May 21, 2015

In Pennsylvania, a wrongful death occurs when someone causes the death of another person through negligent, wrongful or criminal actions. Obviously, in cases involving criminal actions prosecutors will attempt to convict the responsible party and put them behind bars. However, civil courts typically handle cases where a responsible party causes the death of another person through some manner of negligence. An airbag manufacturer whose product unintentionally kills victims after becoming damaged from excessive humidity might be a good example of this type of wrongful death.

In such an example, it may be rather straightforward to assess proper compensation for the victim’s family when it comes to the economic loss they will suffer from losing their family member. For example, an award for economic damages would likely include calculations regarding the victim’s annual income and likely potential for lifetime earnings. These are gifts and services that victim would probably contribute to his or her spouse and children.

But what about the non-economic damages of pain and suffering? Oftentimes, it’s tough for a jury to put an actual dollar amount on those types of contributions. This is especially true with pain and suffering. Perhaps a good way to conceptualize this is to consider the deceased victims relationships with individual family members. For example, a child whose parent spent every available free moment of their time with them would likely miss out on the guidance, affection and support of that victim more than the child of an absentee parent.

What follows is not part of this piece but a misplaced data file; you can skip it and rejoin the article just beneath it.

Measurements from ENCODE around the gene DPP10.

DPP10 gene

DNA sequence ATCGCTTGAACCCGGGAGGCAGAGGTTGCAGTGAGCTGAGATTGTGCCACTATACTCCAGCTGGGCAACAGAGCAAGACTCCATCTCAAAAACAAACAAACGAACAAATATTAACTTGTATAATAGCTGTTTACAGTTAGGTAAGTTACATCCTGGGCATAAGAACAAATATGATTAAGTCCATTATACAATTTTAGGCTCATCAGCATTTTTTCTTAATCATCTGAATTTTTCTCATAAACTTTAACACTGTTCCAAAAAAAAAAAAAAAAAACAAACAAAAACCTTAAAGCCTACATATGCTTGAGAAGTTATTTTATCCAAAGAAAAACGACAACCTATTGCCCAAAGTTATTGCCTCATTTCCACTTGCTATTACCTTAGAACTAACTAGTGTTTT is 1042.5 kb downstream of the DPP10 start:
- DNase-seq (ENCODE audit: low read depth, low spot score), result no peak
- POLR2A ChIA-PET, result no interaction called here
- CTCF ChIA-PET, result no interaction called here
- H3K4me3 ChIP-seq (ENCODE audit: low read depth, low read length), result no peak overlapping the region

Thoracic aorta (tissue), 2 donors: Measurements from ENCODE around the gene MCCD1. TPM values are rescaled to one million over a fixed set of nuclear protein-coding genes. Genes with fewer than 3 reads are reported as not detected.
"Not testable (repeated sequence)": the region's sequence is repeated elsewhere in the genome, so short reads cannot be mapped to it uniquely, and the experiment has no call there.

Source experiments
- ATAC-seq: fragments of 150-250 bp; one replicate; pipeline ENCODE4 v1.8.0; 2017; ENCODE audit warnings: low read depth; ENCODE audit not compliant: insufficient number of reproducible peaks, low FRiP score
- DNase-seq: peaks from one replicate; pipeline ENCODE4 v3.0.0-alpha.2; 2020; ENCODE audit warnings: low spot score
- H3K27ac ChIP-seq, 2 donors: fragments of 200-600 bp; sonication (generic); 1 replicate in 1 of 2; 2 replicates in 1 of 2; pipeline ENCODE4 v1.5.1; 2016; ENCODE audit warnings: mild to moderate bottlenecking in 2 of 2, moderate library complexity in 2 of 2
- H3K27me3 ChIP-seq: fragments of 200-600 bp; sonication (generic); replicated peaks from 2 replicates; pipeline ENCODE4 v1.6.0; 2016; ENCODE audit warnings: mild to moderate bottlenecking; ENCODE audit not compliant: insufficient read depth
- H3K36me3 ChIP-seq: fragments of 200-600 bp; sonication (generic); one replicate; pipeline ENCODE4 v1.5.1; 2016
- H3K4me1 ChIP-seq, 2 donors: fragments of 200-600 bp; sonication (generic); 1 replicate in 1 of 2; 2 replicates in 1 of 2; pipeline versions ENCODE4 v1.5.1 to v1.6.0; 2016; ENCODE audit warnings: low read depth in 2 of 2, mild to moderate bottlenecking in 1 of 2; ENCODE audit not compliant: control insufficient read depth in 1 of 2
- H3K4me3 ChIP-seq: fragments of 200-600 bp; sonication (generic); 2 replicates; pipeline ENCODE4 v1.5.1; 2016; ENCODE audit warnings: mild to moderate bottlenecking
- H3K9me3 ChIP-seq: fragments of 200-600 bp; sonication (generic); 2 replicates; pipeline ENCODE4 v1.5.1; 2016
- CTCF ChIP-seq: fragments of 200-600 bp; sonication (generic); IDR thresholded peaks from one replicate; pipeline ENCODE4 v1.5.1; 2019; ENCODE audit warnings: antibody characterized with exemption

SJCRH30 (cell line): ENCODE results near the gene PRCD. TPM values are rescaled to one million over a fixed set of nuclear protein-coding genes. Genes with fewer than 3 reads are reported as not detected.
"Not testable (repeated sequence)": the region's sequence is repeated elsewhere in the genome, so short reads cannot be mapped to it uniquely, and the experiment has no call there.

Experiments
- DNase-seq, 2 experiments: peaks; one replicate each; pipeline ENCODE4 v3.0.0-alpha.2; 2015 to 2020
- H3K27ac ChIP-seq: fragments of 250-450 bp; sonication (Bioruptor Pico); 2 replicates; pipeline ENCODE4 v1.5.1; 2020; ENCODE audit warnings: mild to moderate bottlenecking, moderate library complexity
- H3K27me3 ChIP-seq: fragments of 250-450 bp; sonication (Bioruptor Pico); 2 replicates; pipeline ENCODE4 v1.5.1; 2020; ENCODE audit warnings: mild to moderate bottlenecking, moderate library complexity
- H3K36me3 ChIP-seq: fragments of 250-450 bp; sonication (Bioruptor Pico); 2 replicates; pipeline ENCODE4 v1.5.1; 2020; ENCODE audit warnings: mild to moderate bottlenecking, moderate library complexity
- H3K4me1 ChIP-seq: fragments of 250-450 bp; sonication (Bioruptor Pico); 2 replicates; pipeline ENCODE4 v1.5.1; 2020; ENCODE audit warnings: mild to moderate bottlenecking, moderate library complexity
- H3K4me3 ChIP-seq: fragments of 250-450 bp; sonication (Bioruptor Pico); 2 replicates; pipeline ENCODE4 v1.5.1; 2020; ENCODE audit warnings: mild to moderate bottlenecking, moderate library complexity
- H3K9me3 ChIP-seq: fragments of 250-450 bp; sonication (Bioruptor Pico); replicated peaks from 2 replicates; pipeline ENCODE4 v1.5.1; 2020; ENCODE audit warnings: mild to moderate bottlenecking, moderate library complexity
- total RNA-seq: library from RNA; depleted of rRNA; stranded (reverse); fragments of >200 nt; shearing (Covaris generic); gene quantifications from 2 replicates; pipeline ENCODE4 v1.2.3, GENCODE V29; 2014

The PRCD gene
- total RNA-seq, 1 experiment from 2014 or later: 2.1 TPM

If you have lost a cherished family member, there are a few things you should know. A Pennsylvania wrongful death attorney can help you get a better understanding of the factors a jury may consider regarding proper compensation for your pain and suffering. It’s also important to remember that although no amount of money can ever replace your loved one, a fair recovery may make it easier for you to provide for your family’s future.

Source: The Pennsylvania Code, “Rule 223.3. Conduct of the Trial. Actions for Bodily Injury or Death. Jury Instructions on Noneconomic Loss.,” accessed May. 21, 2015